This restating of the myth is one of many retellings over the centuries, and the story is picked up again and again, told from a different character’s perspective, set in a new time and place. These stories that we retell, that we hold up to the light and turn to see all their angles, that we hold up to our time like a mirror, that we look deep within in hopes to glimpse ourselves, are what make us who we are.

For Chavkin and Mitchell, the story is not just one of young love, but plucked from the slim lines of Ovid, or maybe it was in Virgil’s telling, they discovered the story of an older love, that of Hades (Patrick Page) and Persephone (Amber Gray). The original story of Persephone is that she’s a part-time denizen of hell, who every spring ascends to the surface of the earth so that her mother, Demeter, might grace the world with new life, having her daughter once more in her embrace.

Life in hell is not an easy one, and she relishes her time on earth among her friends in the little bar, where she drinks and carouses with Hermes (André De Shields), and hears the music of Orpheus. It’s not just the heat of her husband’s factory fires that make hell so unbearable, but the lost love between them. This is entirely an invention of the “Hadestown” creators, and Persephone is played by Amber Gray with the reality of a woman’s depleted love.

Chavkin came out of the downtown indie theater scene, and is director, writer, and artistic director of New York City-based the TEAM. A developmental theater ensemble, the TEAM created one of my most favorite pieces of theater of all time, “Particularly in the Heartland,” which ran both downtown and in international festivals in the mid-2000s. It was a delight to see elements of the downtown theater aesthetic, from scrappy tech and set concepts to ways the actors create the world with posture and motion and perspective, grace the Walter Kerr stage.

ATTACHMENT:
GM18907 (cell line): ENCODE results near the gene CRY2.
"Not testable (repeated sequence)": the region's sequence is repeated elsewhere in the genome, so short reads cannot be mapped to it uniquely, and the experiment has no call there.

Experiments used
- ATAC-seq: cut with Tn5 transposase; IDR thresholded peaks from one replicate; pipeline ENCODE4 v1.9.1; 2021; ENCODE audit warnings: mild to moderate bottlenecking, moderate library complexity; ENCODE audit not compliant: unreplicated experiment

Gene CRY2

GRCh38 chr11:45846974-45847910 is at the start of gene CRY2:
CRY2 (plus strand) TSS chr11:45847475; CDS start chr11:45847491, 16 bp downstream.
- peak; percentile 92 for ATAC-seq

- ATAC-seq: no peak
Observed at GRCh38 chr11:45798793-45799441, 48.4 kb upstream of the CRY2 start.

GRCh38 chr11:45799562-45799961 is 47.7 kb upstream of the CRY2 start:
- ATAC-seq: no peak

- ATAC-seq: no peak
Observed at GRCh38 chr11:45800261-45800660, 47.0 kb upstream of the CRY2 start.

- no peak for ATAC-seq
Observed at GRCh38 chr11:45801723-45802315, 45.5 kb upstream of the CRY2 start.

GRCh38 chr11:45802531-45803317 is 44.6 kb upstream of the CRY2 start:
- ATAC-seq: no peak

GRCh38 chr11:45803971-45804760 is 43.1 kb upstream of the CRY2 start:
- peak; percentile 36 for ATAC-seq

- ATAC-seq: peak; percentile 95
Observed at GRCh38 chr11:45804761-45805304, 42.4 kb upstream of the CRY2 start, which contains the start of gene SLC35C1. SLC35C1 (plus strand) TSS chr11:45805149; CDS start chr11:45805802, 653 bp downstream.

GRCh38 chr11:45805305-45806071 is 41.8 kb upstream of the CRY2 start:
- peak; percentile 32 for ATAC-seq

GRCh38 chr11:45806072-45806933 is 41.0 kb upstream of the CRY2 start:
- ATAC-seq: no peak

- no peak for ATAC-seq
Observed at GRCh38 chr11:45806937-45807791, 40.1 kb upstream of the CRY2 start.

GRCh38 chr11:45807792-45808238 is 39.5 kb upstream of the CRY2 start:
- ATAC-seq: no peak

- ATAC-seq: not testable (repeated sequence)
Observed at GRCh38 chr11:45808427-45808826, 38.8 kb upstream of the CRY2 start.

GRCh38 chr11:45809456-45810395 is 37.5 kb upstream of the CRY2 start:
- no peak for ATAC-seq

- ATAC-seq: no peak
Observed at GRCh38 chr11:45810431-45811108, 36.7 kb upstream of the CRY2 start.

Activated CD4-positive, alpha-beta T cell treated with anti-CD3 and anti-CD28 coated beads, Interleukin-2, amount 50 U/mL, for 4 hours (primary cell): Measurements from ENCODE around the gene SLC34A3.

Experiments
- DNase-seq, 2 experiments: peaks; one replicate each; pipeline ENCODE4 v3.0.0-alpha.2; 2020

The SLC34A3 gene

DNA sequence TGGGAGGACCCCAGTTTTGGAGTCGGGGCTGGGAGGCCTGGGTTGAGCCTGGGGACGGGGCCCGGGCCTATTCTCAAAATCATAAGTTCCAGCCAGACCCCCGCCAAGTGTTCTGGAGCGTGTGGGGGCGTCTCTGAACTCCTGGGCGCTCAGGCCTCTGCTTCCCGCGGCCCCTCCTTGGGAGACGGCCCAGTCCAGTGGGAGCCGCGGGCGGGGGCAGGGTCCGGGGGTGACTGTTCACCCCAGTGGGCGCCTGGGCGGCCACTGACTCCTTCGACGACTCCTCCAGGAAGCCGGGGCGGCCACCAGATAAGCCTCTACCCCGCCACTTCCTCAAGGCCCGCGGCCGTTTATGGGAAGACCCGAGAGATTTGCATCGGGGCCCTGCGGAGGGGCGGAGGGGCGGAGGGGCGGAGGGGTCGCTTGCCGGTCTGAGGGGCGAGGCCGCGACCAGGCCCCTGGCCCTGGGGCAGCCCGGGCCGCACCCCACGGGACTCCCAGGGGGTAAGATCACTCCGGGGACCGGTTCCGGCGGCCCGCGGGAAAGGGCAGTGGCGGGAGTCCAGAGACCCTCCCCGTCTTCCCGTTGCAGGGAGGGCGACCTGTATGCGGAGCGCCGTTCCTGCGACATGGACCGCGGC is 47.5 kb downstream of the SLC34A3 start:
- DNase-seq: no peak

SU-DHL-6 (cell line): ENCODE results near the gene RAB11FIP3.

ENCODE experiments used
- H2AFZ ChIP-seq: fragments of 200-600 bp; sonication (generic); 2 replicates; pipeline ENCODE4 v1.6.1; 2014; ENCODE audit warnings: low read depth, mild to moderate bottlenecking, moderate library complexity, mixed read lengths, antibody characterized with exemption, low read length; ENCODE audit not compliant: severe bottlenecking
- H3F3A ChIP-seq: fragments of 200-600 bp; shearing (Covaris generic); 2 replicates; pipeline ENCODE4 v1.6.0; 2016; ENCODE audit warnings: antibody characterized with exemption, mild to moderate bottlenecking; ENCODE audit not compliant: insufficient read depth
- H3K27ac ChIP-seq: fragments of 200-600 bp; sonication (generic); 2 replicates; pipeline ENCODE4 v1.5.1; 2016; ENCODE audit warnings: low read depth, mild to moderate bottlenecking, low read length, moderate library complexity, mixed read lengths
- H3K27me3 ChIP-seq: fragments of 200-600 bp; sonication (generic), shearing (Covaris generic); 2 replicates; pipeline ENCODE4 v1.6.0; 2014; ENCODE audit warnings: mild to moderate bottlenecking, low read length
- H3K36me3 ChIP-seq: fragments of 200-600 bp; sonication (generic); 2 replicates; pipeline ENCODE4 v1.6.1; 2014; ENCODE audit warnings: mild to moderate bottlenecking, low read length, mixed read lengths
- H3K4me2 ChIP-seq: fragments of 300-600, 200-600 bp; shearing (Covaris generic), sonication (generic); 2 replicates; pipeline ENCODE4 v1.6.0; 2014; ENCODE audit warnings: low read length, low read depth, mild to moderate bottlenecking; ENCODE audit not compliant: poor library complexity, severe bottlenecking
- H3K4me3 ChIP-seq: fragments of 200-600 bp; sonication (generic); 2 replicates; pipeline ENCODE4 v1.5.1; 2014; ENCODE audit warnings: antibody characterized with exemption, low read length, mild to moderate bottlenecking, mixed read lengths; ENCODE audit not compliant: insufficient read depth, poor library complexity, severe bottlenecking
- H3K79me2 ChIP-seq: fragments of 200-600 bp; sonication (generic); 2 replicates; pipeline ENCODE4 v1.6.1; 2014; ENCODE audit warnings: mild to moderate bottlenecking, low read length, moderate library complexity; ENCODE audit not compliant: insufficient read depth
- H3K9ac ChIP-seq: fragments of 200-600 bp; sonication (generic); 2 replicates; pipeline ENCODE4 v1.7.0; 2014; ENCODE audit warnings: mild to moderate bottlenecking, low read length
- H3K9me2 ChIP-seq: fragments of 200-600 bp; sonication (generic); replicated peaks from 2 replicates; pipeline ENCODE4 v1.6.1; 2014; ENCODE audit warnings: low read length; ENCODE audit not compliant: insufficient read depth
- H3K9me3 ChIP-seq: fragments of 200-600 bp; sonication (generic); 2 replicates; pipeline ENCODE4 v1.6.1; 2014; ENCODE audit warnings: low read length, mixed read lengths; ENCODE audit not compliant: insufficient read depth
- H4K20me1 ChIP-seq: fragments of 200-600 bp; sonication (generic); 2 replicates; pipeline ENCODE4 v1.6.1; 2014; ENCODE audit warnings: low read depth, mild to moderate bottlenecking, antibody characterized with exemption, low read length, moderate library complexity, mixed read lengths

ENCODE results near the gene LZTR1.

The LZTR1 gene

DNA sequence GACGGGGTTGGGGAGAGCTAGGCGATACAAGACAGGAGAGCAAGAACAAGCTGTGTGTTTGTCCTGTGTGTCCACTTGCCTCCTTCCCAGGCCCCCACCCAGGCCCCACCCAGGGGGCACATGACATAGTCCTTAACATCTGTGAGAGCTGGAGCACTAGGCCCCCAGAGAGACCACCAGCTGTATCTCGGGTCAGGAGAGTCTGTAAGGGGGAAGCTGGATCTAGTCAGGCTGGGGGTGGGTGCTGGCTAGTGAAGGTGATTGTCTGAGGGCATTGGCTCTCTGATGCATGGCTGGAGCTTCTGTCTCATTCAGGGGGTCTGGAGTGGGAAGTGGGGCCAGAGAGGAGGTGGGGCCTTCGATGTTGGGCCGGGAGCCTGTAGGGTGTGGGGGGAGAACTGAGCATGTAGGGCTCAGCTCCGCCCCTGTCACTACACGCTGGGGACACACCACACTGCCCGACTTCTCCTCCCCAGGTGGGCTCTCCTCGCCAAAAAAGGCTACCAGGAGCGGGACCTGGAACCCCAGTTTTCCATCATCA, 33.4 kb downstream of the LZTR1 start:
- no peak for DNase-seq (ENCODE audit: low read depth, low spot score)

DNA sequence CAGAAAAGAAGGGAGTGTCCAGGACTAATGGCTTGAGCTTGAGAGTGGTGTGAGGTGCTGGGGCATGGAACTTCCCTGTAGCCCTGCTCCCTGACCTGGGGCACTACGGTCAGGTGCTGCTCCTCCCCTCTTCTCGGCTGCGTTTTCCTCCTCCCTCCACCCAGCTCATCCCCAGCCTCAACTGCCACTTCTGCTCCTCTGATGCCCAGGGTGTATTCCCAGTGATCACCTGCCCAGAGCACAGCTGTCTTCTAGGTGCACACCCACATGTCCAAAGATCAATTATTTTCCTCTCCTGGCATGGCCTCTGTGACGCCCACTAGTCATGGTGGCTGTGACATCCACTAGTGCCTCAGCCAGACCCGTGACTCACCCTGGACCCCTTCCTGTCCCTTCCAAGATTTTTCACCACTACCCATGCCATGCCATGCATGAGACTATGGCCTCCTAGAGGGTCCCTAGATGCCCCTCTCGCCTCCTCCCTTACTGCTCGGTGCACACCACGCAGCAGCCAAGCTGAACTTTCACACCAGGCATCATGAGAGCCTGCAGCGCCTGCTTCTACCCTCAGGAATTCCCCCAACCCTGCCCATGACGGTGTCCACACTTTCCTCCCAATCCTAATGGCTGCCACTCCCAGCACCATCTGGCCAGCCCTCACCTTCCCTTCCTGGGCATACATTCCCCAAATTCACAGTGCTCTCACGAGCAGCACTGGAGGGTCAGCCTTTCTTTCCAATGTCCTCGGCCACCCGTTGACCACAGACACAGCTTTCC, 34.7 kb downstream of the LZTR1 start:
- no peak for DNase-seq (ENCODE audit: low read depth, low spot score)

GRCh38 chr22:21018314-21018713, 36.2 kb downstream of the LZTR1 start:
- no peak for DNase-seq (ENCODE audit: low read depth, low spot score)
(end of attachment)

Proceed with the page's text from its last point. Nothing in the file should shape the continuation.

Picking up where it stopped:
One of the most dazzling lighting displays was directly from the downtown look. Actors of the chorus came in downstage left with some large practicals (lights) shaped like old-time fans you fear children will stick their fingers in, hooked them up to long cables descended from the fly loft, switched them on, then let them swing. This look, of practical lighting elements controlled by actors, were developed in the indie scene entirely because of need.

The big lighting elements, the swivel effects, are expensive. The lighting designers coming out of graduate schools in the aughts were an inventive bunch, unafraid of electric currents, building their own lighting boards, hanging their own grids, making do with $200 (if that) and deep, lasting ingenuity.

“Hadestown” is a map of American references, from blues, second lines, captains of capitalist industry, fates like the gossipy women on the stoop who see and tell all, the showman, the happy agricultural laborers turned un-unionized factory cogs, the distracted genius, and the practical woman who keeps it all together at great cost to her own well-being, the tortured trophy wife who has paid for her diamonds with tears.

Rosy Ideas and Worst Intentions

Chavkin expertly directs all of these into a cohesive visual story, although the play gets a little lost in a political dialectic that attempts to frame capitalism as a net negative against our agrarian past. In looking at the heritage of American labor, it is easy to romanticize the beauty of the fields and the satisfaction of hard work while demonizing the toil of the factory floor. We look at our past with this rosy idea that it was lovely before it was swallowed up by humanity’s worst intentions.

But it wasn’t, it never was. The human story is a constant struggle between doing what’s expedient and doing what’s best, and they overlap and intertwine throughout the ages.

That’s why we need these stories. Not only to guide us, but to let us know that these feelings we have, of loss, of love, of deprivation and fear, are feelings shared with our ancients, with our ancestors, with every grieving widower, with our mothers, and fathers, and the agony they suffered in hustling a future for all of us, just as we’re doing now.

We tell and retell our stories because they are universal, because they give us weight in the world, connection to the earth, and to each other. Despite the best efforts of progressive academia to reframe our oldest stories as biased tales told by dead men, they are lasting, they are relevant, and they will see us through.